"Parks and Wildlife always say they have a shortage of resources and manpower to see these things through," Woody said. "They can just do this on a bid basis and get a private contractor to come in and build these reefs."

Tracy Woody, also of Jeri's Seafood, also tried to cast doubt on whether harvesting undersized oysters is as widespread a problem as Texas Parks and Wildlife says it is.

He said that only 1 percent of the trips harvesters make each year result in a violation for harvesting undersized oysters. He said that could also be explained by a lack of enforcement.

"We need more data," Tracy Woody said. "We need to know how many times these boats are boarded and not cited compared to how many times they are cited. Should the legislature make decisions on incomplete data, especially when the data clearly does not support such drastic anti-Texas oyster industry, life-altering laws?"

But Brandi Reeder, Texas Parks and Wildlife assistant commander, said enforcing oyster regulations has been a priority and harvesting undersized oysters has been a persistent problem.

"We had - just in one month alone - 37 cases of undersized oysters made and just with those, 60 percent of the oysters were undersized. Our guys are out there working them," she said.

As the season drew to a close in April, almost 70 percent of the public oyster reefs were closed after Texas Parks and Wildlife sampled them and found that more than 65 percent oysters in those reefs were undersized, said Shane Bonnot, the advocacy director for Coastal Conservation Association of Texas.

"This statistic alone should serve as a wake-up call that we all need to do more to conserve this resource," he said.

Both the Coastal Conservation Association and the Texas Foundation for Conservation support HB 51.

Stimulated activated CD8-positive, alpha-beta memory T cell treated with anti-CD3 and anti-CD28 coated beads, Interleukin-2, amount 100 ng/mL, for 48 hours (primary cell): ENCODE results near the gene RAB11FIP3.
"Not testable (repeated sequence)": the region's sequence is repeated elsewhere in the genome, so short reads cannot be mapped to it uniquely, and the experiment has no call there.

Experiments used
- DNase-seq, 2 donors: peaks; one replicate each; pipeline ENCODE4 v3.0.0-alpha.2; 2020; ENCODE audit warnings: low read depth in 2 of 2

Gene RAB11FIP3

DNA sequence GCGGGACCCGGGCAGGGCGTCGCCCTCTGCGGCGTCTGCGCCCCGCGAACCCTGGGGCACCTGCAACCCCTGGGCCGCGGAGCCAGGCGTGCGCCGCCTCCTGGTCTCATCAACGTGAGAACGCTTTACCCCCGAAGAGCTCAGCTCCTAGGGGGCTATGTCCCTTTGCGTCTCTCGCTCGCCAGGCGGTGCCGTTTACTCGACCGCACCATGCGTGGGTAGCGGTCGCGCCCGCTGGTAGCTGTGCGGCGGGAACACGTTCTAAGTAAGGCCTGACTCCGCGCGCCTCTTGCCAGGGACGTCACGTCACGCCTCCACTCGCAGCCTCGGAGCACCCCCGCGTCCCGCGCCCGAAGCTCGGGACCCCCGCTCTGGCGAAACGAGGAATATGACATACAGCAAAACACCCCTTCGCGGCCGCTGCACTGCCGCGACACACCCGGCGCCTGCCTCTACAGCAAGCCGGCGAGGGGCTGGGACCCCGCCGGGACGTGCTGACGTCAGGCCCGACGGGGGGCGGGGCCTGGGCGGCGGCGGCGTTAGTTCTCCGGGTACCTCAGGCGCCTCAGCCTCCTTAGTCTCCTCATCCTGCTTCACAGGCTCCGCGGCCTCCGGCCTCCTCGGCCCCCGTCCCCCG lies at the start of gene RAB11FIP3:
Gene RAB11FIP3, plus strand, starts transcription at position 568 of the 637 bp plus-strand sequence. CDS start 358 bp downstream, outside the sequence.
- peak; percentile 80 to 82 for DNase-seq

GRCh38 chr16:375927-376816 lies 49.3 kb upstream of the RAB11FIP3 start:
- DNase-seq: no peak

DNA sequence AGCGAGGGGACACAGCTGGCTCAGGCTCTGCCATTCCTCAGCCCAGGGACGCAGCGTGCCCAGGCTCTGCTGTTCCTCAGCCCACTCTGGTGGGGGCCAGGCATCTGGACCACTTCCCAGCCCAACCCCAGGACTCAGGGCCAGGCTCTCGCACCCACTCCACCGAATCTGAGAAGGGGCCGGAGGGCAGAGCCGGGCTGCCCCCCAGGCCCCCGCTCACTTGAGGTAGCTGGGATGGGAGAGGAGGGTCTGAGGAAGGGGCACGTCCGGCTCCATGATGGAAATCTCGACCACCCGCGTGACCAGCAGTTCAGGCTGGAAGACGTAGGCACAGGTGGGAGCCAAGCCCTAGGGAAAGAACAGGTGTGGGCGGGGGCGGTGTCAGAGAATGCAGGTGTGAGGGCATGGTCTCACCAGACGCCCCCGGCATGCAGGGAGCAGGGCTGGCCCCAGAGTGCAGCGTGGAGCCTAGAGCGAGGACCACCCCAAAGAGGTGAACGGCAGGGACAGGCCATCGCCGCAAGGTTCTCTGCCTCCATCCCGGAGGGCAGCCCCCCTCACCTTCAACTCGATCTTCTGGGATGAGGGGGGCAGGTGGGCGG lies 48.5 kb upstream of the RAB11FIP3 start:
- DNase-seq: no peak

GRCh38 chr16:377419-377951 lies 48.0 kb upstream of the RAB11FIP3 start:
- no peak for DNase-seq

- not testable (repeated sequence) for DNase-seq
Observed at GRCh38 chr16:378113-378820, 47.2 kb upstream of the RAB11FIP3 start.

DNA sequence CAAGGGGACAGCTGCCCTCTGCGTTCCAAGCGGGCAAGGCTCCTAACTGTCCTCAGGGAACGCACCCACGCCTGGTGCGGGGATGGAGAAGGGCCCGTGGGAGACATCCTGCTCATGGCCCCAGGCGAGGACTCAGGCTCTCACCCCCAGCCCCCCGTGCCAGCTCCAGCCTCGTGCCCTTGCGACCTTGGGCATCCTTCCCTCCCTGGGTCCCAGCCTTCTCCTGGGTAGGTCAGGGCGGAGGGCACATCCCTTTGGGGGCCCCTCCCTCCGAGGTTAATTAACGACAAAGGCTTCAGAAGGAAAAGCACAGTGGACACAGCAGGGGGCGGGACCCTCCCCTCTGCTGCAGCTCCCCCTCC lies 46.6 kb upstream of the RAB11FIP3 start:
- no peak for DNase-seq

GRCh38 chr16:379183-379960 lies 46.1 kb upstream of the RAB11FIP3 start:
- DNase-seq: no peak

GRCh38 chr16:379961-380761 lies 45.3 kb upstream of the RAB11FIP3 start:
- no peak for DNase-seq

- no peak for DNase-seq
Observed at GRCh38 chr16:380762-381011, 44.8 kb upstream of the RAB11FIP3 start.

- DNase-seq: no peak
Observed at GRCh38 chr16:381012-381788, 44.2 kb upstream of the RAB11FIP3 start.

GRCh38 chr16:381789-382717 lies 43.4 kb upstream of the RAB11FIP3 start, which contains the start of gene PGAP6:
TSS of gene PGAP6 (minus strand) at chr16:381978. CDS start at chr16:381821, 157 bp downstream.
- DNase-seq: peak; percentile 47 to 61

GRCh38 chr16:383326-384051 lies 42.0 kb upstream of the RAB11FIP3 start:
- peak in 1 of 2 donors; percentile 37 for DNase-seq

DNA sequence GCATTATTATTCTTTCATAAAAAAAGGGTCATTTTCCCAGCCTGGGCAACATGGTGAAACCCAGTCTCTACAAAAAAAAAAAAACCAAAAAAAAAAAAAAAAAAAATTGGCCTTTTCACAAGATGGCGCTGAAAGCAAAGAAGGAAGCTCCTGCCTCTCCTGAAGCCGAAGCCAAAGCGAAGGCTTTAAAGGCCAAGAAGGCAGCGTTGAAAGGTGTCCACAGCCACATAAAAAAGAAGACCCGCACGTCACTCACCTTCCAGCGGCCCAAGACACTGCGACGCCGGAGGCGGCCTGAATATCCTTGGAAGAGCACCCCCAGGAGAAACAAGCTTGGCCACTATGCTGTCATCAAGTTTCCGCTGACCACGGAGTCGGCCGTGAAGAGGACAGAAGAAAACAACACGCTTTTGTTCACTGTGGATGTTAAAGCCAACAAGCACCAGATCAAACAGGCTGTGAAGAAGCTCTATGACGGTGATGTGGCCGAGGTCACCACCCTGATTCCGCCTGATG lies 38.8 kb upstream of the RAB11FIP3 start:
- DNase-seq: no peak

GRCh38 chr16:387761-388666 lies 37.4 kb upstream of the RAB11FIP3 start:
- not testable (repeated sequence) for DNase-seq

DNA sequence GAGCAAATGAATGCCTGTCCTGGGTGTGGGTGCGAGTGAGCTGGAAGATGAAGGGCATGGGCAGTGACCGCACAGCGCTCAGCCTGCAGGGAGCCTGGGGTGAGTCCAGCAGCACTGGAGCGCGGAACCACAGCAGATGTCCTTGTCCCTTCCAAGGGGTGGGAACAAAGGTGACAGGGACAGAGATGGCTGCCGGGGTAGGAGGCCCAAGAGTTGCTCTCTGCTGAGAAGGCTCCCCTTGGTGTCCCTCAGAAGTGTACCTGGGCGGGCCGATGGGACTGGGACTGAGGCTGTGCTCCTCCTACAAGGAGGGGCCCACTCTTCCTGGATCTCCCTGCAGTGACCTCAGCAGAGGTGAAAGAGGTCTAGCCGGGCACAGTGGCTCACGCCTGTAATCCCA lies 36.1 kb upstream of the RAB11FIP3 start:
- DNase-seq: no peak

At times, the testimony got heated.

Some processors asked how they could be held responsible for the poor decisions made by harvesters.

They said it would take them hours to count every sack of oysters they bought from those harvesters to ensure none were undersized and missed by Texas Parks and Wildlife during an earlier count.

Tracy Woody said if processors take too long to count oysters before refrigerating them, they could fall out of compliance with Food and Drug Administration rules designed to keep oysters safe for consumers.

One processor suggested that the Legislature was motivated only by money and that "simply walking over to the keyboard and hitting delete" on the amendments State Rep. Dennis Bonnen made to HB 51 wouldn't cost them anything.

Perry found that insulting.

"This is a huge resource that Texas needs to do everything in its power to conserve for your benefit as well as everybody else that depends on it, but that is not how you come and testify with sarcasm and that kind of junk," he said.

During the years, Texas' oysters have suffered from natural and man-made disasters, such as Hurricane Ike and the Deepwater Horizon oil spill, the latter of which shut down oyster harvesting in other Gulf states and increased the pressure on Texas' reefs.